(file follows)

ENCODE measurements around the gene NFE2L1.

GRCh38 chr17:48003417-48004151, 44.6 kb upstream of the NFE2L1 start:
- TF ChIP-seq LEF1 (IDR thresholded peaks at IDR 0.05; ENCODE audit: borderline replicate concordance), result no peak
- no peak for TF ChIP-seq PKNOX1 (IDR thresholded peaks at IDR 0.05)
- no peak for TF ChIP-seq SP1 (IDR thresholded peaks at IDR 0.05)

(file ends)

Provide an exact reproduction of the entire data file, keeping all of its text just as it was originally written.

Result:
ENCODE measurements around the gene NFE2L1.

GRCh38 chr17:48003417-48004151, 44.6 kb upstream of the NFE2L1 start:
- TF ChIP-seq LEF1 (IDR thresholded peaks at IDR 0.05; ENCODE audit: borderline replicate concordance), result no peak
- no peak for TF ChIP-seq PKNOX1 (IDR thresholded peaks at IDR 0.05)
- no peak for TF ChIP-seq SP1 (IDR thresholded peaks at IDR 0.05)